Earlier in the year this blog mentioned a publication by Hai-Zhu Yu and Hua-Jian Xu on a unusual Suzuki reaction catalyzed by an organocatalyst (link) Until then all Suzuki reactions without exception have required some metal (usually palladium) as a catalyst, which also makes sense in terms of reaction mechanism.
The publication was therefore met with great skepticism (on Twitter it only takes 5 chemists to create a Twitter storm) especially because it is al too easy for any reaction to be contaminated with metallic trace amounts. In record time, two investigations were published that indeed proved the contamination theory. It is simply not possible to synthesize the organocatalyst itself (an aromatic amine) without ending up with some leftover palladium (blog blog).
Article retracted then? Curiously, the journal responsible for the publication, Nature Catalysis, did add the cautionary note "paper subject to criticisms" but nothing has happened since.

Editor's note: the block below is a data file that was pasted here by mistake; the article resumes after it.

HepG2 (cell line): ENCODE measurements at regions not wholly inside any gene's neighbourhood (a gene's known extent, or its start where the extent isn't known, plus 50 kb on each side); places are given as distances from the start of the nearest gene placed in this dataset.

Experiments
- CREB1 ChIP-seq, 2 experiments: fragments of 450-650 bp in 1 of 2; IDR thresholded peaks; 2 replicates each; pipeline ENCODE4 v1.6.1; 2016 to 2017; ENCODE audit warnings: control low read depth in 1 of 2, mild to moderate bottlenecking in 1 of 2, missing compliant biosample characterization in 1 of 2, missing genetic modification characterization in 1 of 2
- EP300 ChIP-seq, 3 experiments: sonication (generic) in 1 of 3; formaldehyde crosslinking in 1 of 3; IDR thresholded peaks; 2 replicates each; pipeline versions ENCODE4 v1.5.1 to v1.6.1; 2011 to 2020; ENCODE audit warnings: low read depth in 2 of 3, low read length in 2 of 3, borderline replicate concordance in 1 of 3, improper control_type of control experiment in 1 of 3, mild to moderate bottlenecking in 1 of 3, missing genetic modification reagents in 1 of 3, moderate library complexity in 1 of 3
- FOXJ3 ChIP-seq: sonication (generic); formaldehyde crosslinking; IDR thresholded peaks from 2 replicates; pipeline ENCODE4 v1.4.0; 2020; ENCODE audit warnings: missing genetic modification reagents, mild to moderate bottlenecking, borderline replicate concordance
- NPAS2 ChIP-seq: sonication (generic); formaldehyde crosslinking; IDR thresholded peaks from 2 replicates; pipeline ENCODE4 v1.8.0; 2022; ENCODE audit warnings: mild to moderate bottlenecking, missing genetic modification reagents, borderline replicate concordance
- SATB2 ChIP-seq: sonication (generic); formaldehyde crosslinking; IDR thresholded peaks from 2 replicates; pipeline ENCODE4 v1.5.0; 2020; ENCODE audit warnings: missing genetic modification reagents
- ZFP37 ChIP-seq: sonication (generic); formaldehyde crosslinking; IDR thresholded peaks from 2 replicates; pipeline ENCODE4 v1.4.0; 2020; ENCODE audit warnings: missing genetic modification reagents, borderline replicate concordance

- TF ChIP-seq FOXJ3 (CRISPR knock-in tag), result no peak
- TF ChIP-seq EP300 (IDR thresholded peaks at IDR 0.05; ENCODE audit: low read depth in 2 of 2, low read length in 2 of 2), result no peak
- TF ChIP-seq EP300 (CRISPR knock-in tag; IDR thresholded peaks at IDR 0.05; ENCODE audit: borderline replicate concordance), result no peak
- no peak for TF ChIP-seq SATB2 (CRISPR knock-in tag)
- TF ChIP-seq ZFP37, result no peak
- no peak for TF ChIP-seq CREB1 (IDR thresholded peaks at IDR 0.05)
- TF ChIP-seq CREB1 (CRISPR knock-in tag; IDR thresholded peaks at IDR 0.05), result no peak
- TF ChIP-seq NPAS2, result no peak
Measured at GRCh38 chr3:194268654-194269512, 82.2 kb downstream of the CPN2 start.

And now in October 2021 another Suzuki reaction and another organocatalyst (DOI) but now the journal is Chemical Science (Royal Society of Chemistry platform). In the article Qingmin Liu, Shangbin Jin and Bien Tan write that they successfully synthesized a conjugated microporous polymer based on a Suzuki coupling. The organocatalyst was again an aromatic amine just the one Yu and Xu did use. Liu et al happily cite them as if oblivious of the controversy (article submitted 21 July). The proposed reaction mechanism is similarly fantastic but now without Yu and Xu getting any credits.
The grammar is notably bad. I am certain my English is mediocre but at least it does not look like it was delivered by machine translation. So what is wrong with Chemical Science, the journal? Did they outsource article acceptance to artificial intelligence as well? Or did they decide to join the organocatalytic Nobel bandwagon? Interestingly, the journal this year did introduce double-anonymized peer review (link) but clearly too late for this patient.